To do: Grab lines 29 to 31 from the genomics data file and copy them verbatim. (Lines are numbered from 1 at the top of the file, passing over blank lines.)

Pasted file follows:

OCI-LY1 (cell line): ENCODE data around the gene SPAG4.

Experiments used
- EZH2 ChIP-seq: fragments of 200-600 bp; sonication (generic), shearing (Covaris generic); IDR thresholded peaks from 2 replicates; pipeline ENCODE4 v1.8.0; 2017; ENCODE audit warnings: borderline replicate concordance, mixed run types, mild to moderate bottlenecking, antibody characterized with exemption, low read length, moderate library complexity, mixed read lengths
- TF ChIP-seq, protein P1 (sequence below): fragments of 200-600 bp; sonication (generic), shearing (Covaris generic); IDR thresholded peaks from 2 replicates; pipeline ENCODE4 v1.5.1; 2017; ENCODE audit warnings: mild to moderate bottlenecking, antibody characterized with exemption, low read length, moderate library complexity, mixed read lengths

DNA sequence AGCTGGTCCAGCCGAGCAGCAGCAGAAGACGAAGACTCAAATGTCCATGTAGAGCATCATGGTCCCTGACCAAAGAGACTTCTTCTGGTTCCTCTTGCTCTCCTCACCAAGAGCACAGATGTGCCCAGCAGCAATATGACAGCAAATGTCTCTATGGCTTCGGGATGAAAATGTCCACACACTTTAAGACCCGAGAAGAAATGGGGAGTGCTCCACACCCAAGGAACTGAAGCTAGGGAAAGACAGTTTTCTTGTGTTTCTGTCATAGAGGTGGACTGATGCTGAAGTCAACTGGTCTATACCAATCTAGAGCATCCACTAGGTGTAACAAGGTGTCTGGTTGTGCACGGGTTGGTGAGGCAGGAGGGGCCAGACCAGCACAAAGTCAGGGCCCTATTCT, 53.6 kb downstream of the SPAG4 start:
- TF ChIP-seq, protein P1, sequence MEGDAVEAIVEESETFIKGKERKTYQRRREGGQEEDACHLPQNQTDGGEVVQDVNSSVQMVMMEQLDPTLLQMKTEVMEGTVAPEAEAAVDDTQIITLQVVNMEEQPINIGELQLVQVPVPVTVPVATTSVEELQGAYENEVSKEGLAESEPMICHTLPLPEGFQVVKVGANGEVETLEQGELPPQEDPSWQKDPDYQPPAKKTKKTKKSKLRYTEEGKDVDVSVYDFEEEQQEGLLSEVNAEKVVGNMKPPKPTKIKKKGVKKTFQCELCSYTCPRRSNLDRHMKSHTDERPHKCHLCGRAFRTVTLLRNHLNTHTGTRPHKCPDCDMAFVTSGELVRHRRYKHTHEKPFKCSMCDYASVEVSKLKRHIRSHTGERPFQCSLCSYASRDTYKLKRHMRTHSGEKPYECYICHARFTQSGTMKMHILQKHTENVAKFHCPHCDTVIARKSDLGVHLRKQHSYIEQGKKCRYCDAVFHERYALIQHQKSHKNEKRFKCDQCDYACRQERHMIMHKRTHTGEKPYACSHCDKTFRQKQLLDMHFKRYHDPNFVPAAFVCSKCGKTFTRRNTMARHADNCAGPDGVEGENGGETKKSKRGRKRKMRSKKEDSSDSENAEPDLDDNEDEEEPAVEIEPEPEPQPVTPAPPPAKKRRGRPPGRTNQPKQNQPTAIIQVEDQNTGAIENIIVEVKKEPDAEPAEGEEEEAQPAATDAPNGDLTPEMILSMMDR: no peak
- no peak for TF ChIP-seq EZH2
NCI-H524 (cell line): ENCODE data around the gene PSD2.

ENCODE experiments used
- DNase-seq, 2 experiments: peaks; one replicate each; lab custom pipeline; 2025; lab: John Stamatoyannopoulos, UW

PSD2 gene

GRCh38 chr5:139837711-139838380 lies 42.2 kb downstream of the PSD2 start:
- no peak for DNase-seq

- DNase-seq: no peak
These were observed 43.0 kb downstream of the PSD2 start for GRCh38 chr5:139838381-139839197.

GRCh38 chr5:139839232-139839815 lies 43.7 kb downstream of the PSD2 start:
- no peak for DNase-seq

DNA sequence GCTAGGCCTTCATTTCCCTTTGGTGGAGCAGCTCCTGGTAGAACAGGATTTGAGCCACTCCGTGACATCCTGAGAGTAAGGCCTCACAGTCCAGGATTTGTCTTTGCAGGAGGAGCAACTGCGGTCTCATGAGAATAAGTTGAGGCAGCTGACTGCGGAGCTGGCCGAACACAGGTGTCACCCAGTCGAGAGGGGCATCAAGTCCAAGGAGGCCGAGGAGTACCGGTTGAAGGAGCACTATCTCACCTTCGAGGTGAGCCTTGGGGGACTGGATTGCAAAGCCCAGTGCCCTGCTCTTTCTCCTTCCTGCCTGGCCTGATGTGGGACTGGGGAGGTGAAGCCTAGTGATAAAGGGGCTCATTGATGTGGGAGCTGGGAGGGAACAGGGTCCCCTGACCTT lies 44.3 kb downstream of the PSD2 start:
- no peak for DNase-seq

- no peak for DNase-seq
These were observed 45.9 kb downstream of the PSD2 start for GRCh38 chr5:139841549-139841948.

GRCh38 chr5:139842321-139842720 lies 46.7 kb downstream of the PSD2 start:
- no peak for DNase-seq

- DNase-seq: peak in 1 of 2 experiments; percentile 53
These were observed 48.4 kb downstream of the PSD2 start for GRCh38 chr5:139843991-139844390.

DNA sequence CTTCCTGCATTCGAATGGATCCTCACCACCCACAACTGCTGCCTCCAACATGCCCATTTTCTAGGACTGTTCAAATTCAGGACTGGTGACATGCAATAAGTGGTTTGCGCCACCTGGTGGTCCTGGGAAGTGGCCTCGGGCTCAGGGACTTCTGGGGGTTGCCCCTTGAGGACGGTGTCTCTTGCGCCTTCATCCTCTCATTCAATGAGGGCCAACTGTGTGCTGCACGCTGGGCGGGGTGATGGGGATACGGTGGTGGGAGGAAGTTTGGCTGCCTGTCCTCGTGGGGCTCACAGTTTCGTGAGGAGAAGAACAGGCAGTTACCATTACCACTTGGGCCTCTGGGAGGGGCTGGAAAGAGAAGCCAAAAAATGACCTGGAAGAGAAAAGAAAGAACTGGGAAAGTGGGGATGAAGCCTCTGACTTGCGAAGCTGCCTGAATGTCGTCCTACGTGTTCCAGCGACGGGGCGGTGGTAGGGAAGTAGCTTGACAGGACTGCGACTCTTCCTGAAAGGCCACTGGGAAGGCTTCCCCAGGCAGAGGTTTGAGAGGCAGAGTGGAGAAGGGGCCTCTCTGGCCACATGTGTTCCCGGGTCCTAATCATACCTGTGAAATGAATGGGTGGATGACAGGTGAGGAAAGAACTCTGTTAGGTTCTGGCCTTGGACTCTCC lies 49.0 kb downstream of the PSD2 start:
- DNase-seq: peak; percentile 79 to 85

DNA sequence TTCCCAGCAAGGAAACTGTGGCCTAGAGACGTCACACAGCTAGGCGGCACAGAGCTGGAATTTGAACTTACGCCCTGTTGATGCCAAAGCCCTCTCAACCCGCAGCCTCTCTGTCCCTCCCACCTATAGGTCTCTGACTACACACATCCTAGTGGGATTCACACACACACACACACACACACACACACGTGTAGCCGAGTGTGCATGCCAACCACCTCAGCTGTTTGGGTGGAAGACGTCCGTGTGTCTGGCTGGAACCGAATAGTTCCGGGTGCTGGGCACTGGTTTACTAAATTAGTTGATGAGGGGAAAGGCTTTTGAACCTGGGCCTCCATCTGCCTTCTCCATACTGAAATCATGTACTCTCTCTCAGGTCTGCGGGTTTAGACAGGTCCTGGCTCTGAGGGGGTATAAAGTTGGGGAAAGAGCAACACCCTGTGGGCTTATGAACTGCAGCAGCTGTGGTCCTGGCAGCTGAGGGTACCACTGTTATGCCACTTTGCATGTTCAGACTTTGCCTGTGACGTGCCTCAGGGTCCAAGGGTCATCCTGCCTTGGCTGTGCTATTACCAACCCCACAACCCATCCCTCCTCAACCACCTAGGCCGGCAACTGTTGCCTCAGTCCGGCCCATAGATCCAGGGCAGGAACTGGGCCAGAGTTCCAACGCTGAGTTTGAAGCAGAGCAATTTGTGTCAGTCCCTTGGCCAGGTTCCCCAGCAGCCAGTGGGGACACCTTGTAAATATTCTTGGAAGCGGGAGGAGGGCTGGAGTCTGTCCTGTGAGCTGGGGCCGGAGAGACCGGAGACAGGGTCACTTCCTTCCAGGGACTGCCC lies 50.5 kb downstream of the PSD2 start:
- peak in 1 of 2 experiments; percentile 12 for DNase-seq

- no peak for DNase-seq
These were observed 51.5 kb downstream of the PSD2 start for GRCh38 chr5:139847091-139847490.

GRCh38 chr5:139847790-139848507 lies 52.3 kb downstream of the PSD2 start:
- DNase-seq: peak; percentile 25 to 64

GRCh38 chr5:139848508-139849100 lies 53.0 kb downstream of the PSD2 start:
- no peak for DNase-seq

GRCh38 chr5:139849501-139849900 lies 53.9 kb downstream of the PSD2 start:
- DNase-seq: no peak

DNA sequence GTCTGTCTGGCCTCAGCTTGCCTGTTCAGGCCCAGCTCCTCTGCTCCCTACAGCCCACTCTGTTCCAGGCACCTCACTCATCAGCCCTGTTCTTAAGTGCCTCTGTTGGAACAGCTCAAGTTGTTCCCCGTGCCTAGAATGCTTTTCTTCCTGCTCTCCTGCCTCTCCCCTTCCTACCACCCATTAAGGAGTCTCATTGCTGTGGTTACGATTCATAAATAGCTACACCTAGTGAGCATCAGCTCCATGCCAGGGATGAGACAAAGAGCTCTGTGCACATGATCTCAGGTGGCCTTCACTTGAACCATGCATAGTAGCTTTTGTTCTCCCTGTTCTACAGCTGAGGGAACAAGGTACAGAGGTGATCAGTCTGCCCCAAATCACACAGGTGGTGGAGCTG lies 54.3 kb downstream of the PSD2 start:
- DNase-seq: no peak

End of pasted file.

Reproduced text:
- peak in 1 of 2 experiments; percentile 12 for DNase-seq

- no peak for DNase-seq
These were observed 51.5 kb downstream of the PSD2 start for GRCh38 chr5:139847091-139847490.